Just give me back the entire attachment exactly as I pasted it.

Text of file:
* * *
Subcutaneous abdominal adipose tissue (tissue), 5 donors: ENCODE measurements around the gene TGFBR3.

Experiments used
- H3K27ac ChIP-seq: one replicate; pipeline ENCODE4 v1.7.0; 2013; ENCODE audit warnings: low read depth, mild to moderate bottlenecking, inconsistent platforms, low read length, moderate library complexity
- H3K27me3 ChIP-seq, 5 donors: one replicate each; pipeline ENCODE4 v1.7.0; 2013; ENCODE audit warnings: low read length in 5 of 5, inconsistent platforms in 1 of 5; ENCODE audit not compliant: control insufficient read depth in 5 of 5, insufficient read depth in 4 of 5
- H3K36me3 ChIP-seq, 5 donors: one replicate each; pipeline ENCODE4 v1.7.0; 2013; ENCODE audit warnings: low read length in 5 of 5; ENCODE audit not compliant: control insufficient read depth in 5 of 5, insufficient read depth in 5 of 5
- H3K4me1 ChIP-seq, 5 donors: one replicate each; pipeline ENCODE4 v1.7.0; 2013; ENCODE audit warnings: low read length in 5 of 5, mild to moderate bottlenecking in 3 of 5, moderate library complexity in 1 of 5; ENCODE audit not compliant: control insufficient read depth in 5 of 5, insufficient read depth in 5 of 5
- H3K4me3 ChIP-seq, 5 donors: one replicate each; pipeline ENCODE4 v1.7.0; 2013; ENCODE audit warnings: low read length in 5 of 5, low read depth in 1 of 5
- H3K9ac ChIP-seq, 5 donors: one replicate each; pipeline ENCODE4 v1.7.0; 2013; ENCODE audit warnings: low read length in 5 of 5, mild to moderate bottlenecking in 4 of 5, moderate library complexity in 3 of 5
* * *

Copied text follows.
Subcutaneous abdominal adipose tissue (tissue), 5 donors: ENCODE measurements around the gene TGFBR3.

Experiments used
- H3K27ac ChIP-seq: one replicate; pipeline ENCODE4 v1.7.0; 2013; ENCODE audit warnings: low read depth, mild to moderate bottlenecking, inconsistent platforms, low read length, moderate library complexity
- H3K27me3 ChIP-seq, 5 donors: one replicate each; pipeline ENCODE4 v1.7.0; 2013; ENCODE audit warnings: low read length in 5 of 5, inconsistent platforms in 1 of 5; ENCODE audit not compliant: control insufficient read depth in 5 of 5, insufficient read depth in 4 of 5
- H3K36me3 ChIP-seq, 5 donors: one replicate each; pipeline ENCODE4 v1.7.0; 2013; ENCODE audit warnings: low read length in 5 of 5; ENCODE audit not compliant: control insufficient read depth in 5 of 5, insufficient read depth in 5 of 5
- H3K4me1 ChIP-seq, 5 donors: one replicate each; pipeline ENCODE4 v1.7.0; 2013; ENCODE audit warnings: low read length in 5 of 5, mild to moderate bottlenecking in 3 of 5, moderate library complexity in 1 of 5; ENCODE audit not compliant: control insufficient read depth in 5 of 5, insufficient read depth in 5 of 5
- H3K4me3 ChIP-seq, 5 donors: one replicate each; pipeline ENCODE4 v1.7.0; 2013; ENCODE audit warnings: low read length in 5 of 5, low read depth in 1 of 5
- H3K9ac ChIP-seq, 5 donors: one replicate each; pipeline ENCODE4 v1.7.0; 2013; ENCODE audit warnings: low read length in 5 of 5, mild to moderate bottlenecking in 4 of 5, moderate library complexity in 3 of 5